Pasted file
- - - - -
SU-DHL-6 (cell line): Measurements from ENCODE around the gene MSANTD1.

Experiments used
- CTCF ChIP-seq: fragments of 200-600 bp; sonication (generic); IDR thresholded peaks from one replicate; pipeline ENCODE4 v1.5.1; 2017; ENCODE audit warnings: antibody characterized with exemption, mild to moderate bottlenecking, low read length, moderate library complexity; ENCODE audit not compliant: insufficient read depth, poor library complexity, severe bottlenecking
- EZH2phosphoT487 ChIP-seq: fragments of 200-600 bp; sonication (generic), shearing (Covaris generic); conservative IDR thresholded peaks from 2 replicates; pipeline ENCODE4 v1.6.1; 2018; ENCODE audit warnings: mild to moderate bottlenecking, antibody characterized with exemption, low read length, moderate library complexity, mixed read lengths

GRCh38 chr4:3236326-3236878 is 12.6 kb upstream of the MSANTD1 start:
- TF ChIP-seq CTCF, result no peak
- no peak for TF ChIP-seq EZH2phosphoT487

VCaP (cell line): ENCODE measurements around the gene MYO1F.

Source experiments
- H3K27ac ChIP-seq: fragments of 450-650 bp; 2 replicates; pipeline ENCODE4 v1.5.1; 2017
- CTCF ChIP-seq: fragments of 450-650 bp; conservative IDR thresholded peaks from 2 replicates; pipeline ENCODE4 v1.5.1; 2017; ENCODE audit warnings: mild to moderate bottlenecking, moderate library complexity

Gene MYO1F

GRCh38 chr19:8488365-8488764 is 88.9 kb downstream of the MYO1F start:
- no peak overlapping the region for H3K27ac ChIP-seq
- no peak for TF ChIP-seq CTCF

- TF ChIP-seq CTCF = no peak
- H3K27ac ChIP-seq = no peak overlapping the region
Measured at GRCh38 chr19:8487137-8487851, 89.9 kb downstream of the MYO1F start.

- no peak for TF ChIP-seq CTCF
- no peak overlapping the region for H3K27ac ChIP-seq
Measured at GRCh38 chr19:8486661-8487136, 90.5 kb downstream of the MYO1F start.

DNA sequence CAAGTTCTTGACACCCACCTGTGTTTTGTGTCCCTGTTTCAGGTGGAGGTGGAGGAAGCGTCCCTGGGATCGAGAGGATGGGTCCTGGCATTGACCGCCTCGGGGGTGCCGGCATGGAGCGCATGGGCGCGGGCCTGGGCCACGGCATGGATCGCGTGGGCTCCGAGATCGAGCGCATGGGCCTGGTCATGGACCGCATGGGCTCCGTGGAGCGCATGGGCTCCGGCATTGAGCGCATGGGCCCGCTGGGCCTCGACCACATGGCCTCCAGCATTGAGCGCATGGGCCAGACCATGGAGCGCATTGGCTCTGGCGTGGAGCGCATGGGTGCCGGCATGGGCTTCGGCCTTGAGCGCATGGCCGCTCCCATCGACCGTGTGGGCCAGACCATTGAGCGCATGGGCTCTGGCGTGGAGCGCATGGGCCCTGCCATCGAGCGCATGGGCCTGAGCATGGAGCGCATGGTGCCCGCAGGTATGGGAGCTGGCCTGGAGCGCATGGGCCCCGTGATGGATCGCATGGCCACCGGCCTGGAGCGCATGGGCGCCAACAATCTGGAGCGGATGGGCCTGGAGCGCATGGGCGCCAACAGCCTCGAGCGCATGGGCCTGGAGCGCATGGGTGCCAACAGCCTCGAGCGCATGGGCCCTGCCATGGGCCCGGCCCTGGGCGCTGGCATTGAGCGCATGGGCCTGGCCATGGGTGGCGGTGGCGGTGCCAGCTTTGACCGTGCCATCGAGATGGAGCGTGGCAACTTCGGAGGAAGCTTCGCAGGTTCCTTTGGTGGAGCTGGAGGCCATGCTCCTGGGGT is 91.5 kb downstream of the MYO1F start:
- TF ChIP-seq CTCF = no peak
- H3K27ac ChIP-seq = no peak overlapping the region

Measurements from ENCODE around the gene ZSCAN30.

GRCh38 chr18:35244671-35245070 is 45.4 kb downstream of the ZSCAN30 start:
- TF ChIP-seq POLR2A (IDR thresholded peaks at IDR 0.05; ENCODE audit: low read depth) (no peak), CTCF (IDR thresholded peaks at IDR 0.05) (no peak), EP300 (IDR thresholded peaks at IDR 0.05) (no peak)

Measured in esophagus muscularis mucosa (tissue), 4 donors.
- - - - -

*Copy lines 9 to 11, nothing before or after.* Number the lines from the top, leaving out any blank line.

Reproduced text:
Source experiments
- H3K27ac ChIP-seq: fragments of 450-650 bp; 2 replicates; pipeline ENCODE4 v1.5.1; 2017
- CTCF ChIP-seq: fragments of 450-650 bp; conservative IDR thresholded peaks from 2 replicates; pipeline ENCODE4 v1.5.1; 2017; ENCODE audit warnings: mild to moderate bottlenecking, moderate library complexity